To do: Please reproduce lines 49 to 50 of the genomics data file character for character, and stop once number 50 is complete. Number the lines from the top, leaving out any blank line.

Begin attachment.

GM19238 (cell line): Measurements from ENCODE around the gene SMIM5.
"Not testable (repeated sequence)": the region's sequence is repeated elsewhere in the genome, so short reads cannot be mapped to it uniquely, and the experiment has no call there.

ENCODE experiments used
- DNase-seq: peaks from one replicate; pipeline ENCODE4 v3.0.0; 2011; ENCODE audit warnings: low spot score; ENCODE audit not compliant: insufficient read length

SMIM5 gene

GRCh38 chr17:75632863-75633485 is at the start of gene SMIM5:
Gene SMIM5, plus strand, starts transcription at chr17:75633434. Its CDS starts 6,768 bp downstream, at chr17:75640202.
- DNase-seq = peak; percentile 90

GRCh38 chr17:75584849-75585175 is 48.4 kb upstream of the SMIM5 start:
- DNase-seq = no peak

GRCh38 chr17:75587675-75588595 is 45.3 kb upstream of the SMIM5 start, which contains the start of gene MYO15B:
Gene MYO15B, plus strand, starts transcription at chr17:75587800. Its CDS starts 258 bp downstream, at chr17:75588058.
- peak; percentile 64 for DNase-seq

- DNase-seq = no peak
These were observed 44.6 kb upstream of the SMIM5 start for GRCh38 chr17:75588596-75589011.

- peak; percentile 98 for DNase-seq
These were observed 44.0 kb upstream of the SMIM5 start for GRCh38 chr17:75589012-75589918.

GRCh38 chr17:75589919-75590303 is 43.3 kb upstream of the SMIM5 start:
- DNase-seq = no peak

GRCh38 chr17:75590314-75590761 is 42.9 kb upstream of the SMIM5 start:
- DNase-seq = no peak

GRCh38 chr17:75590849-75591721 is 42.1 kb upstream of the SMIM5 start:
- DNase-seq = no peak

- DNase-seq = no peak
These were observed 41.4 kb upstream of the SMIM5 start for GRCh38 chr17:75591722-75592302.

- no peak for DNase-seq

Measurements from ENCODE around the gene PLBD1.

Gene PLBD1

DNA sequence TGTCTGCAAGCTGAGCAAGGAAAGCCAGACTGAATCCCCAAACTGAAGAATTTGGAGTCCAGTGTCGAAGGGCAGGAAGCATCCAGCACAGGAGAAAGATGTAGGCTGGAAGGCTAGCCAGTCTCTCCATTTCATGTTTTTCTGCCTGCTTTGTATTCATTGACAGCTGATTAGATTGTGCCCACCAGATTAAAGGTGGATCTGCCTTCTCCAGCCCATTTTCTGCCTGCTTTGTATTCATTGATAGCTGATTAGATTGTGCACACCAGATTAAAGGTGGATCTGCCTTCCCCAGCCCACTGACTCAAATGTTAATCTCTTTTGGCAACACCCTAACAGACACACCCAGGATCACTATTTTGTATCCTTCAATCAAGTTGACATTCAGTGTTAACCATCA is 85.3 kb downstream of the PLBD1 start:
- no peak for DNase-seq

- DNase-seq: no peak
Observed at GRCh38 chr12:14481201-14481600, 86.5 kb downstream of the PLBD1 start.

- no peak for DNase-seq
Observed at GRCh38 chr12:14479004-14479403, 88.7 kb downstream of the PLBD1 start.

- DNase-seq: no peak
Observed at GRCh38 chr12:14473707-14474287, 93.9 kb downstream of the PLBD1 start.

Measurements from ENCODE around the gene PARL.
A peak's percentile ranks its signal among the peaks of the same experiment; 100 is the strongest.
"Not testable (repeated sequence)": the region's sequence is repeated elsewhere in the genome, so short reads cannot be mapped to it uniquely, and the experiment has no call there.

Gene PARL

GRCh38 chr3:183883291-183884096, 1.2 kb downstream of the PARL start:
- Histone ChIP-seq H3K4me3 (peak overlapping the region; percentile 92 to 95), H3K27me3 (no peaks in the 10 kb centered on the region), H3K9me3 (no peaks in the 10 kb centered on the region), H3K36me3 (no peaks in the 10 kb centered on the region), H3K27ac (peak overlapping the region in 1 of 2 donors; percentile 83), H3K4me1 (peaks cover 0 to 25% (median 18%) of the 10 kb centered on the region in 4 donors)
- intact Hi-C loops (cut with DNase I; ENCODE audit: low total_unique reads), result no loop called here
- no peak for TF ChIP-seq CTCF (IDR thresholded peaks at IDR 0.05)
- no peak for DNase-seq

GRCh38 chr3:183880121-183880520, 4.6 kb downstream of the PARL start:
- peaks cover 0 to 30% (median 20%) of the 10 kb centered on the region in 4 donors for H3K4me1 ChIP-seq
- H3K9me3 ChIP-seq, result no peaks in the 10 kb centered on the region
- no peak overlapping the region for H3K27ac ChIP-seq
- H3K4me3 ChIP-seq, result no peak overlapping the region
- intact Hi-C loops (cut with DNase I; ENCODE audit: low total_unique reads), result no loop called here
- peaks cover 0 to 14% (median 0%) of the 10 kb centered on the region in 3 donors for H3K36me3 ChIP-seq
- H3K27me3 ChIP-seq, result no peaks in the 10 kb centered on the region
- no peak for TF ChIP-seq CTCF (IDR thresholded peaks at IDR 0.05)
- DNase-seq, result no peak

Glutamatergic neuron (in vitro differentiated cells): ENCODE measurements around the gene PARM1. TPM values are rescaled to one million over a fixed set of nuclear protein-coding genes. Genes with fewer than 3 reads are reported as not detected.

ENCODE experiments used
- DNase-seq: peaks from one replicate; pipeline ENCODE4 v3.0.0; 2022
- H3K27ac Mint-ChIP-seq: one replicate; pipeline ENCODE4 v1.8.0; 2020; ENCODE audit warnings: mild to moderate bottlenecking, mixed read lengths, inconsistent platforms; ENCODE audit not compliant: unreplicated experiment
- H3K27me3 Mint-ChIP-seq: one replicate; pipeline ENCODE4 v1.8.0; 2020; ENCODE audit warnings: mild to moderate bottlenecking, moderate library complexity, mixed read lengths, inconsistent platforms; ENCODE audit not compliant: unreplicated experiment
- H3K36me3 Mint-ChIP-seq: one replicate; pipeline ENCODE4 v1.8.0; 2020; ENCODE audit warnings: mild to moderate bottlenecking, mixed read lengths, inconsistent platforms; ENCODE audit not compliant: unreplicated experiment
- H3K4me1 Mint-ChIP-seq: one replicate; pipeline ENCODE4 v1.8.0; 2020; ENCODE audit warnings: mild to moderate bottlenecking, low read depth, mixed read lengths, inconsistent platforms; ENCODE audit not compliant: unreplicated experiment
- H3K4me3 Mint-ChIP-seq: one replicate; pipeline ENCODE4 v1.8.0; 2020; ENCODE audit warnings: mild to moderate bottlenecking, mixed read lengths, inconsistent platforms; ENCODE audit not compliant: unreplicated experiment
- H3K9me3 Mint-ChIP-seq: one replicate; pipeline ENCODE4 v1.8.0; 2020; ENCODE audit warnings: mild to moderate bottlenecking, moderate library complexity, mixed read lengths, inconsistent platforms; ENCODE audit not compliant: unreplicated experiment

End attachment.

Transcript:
- no peak overlapping the region for H3K27ac ChIP-seq
- H3K4me3 ChIP-seq, result no peak overlapping the region